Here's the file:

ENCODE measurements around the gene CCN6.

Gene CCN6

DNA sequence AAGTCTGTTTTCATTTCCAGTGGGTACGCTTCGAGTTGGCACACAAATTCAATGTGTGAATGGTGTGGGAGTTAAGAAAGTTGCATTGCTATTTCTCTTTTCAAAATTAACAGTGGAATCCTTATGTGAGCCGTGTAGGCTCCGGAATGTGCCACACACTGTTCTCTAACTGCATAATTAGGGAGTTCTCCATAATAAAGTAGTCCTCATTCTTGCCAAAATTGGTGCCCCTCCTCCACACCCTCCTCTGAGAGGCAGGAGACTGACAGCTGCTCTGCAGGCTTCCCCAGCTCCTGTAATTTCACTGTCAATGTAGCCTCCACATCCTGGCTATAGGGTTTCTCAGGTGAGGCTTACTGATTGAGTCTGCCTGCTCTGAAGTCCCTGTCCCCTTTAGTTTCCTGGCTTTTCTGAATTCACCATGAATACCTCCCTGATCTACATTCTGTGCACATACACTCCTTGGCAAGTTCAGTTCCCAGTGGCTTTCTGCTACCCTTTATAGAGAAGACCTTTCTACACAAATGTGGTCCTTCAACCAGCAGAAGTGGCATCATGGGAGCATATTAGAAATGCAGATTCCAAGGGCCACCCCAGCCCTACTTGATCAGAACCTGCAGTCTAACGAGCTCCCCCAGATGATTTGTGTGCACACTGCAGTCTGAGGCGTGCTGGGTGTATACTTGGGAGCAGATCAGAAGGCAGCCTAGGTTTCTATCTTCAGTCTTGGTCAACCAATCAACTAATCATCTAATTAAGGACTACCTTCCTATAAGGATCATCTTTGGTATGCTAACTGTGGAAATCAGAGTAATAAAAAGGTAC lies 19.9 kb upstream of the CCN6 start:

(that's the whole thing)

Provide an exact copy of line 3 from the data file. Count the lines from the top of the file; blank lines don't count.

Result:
DNA sequence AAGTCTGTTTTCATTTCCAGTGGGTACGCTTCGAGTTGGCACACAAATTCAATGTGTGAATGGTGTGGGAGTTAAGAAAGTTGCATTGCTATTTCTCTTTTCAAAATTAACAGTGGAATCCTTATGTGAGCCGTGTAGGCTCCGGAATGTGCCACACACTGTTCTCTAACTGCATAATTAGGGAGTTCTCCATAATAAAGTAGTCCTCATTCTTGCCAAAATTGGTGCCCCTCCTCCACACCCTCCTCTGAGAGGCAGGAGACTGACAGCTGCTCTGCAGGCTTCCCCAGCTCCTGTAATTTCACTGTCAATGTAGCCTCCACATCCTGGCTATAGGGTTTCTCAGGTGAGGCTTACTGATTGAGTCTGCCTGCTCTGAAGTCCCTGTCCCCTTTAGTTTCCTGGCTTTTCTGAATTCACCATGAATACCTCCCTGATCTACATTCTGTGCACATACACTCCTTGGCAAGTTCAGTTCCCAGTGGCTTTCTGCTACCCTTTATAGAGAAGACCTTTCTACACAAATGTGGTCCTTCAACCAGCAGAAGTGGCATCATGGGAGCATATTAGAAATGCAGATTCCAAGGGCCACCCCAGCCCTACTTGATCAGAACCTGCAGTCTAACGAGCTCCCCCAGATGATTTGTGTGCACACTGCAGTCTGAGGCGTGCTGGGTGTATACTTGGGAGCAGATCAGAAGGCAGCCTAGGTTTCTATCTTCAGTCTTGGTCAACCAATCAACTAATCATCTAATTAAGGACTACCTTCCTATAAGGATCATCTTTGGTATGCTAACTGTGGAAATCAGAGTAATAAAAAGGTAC lies 19.9 kb upstream of the CCN6 start: